Community-based multiplication of sweet potato vines and cuttings


The availability, access and quality of life sweet potato planting material in rural communities can be enhanced by organizing community-based multiplication of vines and cuttings at medium to large scale. Strong linkages between multipliers and sellers formed under this strategy are further giving rise to more reliable and cost-effective supply of vines and cuttings to farmers. Improving the multiplication of planting material through multi-stakeholder collaboration can offer major gains in the yield and resilience of sweet potato crops, if strategies are properly aligned with agro-ecological and socio-economic factors.

About the Solution

The advantages of community-based multiplication strategies for sweet potato are that they allow to make substantial improvements in the quality control of planting materials and also lower its retail prices, particularly in smallholder farmer landscapes with limited infrastructures and access to markets. Multiplication of vines and cuttings at medium to large scale through joint investments enables specialists to be engaged, better maintenance of hybrid and resistant varieties, better protection against pests and diseases, and keeping sufficient reserve stocks. Community-based approaches can result in marked cost savings for production of planting materials through economies of scale.

Community-based multiplication enables farmers to obtain hardened planting materials closer to the fields, and particularly effective for releasing and maintaining improved varieties, and controlling pest and disease infestations. The improvement in availability, access and quality of life sweet potato planting material that can be realized through the collaborative approach make it possible to distribute large amounts in a short period of time at the start of rainy seasons.

Multiplication of sweet potato through community-based organization can be done using basic materials that can be found locally, including tent-style greenhouse, fertilizers and disease control agents. Advanced multiplier set-ups involve assets like drip irrigation and other mechanized tools that reduce labor costs.

Public and private sector breeders produce tissue culture plantlets from improved varieties inside the laboratory that are subsequently cut into more than 15 mother plants. Community-based multipliers obtain a small number of the certified cuttings or seed potato from breeders which they subsequently use to grow rooted cuttings and vines in the screen house, altogether taking just over 14 days. Sweet potato multipliers are organized across a community based on the cultivation area and road connectivity, usually having sites for planting material multiplication dispersed at distances of 1 to 20 km.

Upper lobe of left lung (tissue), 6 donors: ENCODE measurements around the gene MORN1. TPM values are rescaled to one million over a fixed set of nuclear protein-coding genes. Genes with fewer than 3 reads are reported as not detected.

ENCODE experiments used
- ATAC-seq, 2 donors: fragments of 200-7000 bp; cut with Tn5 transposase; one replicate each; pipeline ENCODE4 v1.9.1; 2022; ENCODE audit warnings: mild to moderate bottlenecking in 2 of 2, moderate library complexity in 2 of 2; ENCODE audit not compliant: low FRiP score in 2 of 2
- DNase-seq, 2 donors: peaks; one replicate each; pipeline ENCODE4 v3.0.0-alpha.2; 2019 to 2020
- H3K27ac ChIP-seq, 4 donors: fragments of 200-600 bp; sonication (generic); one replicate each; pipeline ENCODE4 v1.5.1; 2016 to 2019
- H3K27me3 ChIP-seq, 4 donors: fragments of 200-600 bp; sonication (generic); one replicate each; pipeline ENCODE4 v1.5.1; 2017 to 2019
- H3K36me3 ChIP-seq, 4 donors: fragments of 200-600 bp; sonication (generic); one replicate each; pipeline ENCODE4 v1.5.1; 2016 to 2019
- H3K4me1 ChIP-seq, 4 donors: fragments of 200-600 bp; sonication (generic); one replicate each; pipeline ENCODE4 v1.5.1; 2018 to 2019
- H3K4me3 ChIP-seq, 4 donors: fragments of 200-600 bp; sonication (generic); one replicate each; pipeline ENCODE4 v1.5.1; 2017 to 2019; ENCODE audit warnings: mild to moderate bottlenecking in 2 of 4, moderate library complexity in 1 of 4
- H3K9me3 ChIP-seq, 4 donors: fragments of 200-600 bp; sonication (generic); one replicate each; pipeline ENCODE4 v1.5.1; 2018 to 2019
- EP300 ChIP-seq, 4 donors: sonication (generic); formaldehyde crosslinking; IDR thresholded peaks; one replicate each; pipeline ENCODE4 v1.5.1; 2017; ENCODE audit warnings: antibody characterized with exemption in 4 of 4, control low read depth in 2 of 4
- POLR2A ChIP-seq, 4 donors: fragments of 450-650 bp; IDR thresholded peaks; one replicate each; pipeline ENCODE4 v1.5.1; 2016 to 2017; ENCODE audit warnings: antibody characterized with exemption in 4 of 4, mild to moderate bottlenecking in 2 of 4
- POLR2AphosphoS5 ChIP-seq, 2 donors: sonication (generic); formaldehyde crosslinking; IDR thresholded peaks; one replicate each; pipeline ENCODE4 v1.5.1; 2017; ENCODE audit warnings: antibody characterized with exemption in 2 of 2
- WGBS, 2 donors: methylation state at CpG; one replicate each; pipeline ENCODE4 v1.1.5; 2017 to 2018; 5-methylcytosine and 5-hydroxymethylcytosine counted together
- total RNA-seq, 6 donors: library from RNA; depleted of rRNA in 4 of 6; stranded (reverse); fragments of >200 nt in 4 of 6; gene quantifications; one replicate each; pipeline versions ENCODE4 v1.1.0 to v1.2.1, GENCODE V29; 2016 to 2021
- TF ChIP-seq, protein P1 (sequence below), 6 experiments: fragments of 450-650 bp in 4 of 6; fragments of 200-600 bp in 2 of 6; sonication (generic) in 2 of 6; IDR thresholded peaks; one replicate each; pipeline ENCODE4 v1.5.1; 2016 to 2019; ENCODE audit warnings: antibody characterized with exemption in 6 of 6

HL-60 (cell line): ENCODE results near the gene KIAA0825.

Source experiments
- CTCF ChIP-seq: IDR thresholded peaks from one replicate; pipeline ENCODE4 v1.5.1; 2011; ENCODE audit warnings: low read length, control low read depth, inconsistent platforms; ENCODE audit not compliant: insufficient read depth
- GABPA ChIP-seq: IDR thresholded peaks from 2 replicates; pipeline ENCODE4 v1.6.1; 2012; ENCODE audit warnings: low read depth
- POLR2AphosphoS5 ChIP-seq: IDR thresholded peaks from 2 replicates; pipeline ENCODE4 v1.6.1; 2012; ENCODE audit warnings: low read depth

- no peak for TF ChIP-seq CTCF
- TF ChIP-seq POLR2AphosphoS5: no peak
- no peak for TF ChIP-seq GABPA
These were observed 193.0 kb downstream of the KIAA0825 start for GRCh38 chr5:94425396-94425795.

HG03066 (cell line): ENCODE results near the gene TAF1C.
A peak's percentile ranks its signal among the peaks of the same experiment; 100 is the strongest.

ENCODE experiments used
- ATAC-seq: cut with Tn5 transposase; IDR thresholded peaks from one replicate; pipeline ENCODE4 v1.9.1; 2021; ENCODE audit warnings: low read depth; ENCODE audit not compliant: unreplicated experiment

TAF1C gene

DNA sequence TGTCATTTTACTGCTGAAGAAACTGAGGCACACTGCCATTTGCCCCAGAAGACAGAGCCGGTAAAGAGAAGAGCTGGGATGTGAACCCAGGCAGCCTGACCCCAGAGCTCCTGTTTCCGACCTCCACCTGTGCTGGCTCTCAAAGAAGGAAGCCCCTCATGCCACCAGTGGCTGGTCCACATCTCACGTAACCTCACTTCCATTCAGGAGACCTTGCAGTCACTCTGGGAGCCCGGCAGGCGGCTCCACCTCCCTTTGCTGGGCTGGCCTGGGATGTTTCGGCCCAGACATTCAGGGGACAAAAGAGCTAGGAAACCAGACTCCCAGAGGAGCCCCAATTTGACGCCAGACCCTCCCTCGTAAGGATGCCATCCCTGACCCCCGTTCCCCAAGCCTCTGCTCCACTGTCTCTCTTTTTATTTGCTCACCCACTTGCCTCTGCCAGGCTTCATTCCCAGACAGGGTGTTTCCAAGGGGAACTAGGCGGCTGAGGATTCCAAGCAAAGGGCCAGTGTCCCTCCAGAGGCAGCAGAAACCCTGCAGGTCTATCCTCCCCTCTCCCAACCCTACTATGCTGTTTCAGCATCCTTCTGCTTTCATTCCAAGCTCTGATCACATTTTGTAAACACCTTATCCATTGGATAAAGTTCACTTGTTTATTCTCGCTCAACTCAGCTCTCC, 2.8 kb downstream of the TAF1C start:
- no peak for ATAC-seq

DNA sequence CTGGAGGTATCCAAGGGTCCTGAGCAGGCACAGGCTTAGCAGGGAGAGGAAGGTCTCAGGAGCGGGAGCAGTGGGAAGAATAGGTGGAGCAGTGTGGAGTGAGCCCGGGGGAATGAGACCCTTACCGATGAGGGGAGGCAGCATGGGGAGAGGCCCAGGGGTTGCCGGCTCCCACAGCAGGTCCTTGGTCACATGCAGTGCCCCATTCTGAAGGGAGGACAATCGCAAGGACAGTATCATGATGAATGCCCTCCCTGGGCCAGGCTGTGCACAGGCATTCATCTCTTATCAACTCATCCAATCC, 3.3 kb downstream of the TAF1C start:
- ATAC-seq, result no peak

Commercially available

Startup Requirements
1) Dissemination of advantages from community-based multiplication to stakeholders, 2) Planning of multiplier sites according to material costs and transport distances, 3) Formation of joint enterprises and contracting among farmers and sellers, and 4) Constructing multiplication sites and acquiring rooted cuttings or seed potato from improved varieties
Production Costs
Capital investments for a screen house, irrigation system, fertilizers and disease control agents to set up a sweet potato multiplication site are amounting to USD 10,000 per acre (= 0.4 ha) in the United States. Labour costs for land preparation, planting and harvesting in that part of the world are costing farmers another USD 20,000 per acre. When land rent and overhead costs are included the total cost of producing 1,000 cuttings for multipliers in the United States is coming to USD 33.
Customer Segmentation
Small-scale farmers, Commercial farmers, Public sector, ???
Potential Profitability
Community-based multiplication of sweet potato reduces labour and input costs by increasing the scale of operations and offsetting various risks. By establishing multiplier sites close to farmer fields the collaborative approach will decrease costs of transportation for cuttings and vines, which is proportionally large. The shorter supply chain for planting materials makes that these are delivered to farmers in better shape which will lead to greater survival rate of cuttings and vines, and consequently a greater the return on investment and harvested tuber yield.
Licensing Requirements
No license needed???
Innovation as Public Good
Regional public good, International Potato Center is responsible for breeding.

Solution Images


Accompanying Solutions

Orange-fleshed sweet potato (Bio-fortified, Drought and virus tolerant), Tent-style greenhouse production of vines and cuttings, Specialty blended fertilizers (high potassium),

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